Question Types — Story Completion “I flew American a few days ago. I noticed that the exterior and interior of the plane had very bright colors. This aroused in me the following thoughts and feelings.” Now complete the story. __________________________________________________________________________________________________________________________________________________________________________________________________________________________________________

Question Types—Picture (Empty Balloons):

Question Types — Picture (Empty Balloons)

Question Types—Thematic Apperception Test:

Question Types — Thematic Apperception Test Make up a story that reflects what you think is happening in this picture.

Qualitative Measures:

Qualitative Measures Word Association Projective Techniques Visualization Brand Personification Laddering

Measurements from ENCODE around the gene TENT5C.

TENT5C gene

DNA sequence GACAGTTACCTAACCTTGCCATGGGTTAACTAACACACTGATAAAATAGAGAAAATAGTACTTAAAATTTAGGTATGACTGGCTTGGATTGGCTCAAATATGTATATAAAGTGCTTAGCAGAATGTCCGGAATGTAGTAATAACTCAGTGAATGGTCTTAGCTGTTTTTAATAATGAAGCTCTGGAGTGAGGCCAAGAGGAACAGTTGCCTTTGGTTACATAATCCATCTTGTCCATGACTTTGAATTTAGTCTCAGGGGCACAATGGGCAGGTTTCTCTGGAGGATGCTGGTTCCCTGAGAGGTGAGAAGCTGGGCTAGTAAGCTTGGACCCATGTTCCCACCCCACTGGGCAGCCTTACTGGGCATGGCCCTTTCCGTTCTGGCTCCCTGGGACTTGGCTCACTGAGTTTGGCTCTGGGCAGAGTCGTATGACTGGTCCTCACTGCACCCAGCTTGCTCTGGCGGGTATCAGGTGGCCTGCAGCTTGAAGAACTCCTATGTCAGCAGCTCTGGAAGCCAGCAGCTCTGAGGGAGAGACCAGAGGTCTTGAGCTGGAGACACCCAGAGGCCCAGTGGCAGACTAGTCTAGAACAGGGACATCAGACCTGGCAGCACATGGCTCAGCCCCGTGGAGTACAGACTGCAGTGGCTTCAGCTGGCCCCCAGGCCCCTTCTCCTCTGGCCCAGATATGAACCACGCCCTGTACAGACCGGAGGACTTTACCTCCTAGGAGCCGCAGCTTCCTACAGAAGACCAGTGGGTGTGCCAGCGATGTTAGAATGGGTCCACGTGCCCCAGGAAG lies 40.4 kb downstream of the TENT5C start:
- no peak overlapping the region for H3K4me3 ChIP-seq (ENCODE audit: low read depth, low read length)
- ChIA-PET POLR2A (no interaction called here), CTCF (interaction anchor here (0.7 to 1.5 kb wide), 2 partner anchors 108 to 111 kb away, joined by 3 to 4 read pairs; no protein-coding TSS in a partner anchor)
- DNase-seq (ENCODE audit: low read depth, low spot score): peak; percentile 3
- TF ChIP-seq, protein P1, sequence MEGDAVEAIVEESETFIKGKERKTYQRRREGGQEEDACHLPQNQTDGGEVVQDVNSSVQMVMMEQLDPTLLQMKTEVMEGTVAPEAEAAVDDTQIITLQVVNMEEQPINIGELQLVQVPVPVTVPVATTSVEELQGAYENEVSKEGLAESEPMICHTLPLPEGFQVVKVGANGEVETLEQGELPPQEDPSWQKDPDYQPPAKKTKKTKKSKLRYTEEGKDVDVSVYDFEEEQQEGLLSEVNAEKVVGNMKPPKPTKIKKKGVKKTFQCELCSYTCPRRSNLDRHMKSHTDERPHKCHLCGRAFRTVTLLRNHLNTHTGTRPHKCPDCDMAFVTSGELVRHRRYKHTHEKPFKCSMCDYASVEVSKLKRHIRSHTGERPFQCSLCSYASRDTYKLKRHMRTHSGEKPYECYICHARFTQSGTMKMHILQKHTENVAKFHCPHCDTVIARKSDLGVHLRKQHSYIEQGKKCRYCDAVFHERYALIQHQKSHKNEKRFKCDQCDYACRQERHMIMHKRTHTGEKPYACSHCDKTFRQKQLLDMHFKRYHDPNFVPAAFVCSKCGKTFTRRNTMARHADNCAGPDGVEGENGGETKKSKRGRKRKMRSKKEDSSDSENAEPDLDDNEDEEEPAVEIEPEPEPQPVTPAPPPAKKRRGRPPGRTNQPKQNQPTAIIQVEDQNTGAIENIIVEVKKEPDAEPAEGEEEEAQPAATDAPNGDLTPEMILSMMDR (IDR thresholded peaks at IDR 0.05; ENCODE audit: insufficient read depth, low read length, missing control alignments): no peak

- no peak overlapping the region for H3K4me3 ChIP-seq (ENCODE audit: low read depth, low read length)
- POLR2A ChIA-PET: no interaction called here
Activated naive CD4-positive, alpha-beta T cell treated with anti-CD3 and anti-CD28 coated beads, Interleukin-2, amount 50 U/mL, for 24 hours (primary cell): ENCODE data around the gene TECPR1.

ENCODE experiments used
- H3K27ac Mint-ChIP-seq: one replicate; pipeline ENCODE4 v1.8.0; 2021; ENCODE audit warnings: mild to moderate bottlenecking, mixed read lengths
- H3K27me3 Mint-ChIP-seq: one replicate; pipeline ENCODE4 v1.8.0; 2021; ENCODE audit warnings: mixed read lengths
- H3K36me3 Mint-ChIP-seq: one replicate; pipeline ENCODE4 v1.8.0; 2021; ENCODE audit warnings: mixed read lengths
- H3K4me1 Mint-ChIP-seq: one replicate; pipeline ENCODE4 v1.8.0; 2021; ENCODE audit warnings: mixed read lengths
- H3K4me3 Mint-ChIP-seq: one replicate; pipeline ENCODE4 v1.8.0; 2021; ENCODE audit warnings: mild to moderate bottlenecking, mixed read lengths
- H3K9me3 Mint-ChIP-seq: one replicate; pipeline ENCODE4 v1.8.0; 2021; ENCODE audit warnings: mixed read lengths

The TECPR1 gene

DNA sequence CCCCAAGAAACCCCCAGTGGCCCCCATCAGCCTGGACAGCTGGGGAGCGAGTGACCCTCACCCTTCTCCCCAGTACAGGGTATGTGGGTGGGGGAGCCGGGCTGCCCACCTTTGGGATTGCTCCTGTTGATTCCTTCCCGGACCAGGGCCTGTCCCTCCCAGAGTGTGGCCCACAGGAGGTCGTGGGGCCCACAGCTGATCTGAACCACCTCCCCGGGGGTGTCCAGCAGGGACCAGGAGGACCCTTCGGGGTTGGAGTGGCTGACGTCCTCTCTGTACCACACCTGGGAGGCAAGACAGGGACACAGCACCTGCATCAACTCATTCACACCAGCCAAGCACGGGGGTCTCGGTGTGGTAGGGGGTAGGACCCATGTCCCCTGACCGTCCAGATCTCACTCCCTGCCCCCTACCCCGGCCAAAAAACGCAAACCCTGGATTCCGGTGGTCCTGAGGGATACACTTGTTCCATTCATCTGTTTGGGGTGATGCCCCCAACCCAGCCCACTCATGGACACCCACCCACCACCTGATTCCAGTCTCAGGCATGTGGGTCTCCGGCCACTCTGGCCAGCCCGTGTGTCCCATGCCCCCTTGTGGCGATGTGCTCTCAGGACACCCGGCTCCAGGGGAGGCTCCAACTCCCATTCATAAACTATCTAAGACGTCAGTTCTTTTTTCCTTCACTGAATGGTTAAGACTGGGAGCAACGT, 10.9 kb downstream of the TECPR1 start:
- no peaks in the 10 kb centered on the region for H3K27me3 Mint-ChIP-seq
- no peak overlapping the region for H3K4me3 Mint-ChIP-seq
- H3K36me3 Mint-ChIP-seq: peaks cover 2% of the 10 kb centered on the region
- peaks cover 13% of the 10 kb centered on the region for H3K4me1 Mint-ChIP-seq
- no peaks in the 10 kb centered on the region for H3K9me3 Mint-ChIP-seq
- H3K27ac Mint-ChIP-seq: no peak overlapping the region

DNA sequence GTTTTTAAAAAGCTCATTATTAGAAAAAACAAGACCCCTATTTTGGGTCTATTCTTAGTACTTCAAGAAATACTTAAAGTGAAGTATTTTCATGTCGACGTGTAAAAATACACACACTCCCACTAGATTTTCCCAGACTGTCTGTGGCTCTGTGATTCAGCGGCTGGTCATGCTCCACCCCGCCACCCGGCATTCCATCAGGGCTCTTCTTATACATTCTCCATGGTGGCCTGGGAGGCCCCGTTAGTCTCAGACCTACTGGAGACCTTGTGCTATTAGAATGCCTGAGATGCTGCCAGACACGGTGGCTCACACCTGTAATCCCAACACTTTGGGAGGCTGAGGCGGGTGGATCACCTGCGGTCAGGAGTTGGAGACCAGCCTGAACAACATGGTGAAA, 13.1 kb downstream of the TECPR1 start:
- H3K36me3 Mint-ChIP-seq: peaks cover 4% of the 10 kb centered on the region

Technological Devices:

Technological Devices Galvanometers Tachistoscope Eye cameras Audiometers GPS

Nielsen Outdoor Leverages GPS to Track Billboard Reach:

Nielsen Outdoor Leverages GPS to Track Billboard Reach

Sampling Plan:

Sampling Plan Sampling unit: Who is to be surveyed? Sample size: How many people should be surveyed? Sampling procedure: How should the respondents be chosen?

Table 4.2 Types of Samples:

Table 4.2 Types of Samples Probability Samples Simple random Stratified random Cluster Non-probability Samples Convenience Judgment Quota

Contact Methods:

Contact Methods Mail Questionnaire Telephone Interview Personal Interview Online Interview

Pros and Cons of Online Research:

Pros and Cons of Online Research Advantages Inexpensive Fast Accuracy of data, even for sensitive questions Versatility Disadvantages Small samples Skewed samples Technological problems Inconsistencies

Case Study: American Airlines (AA):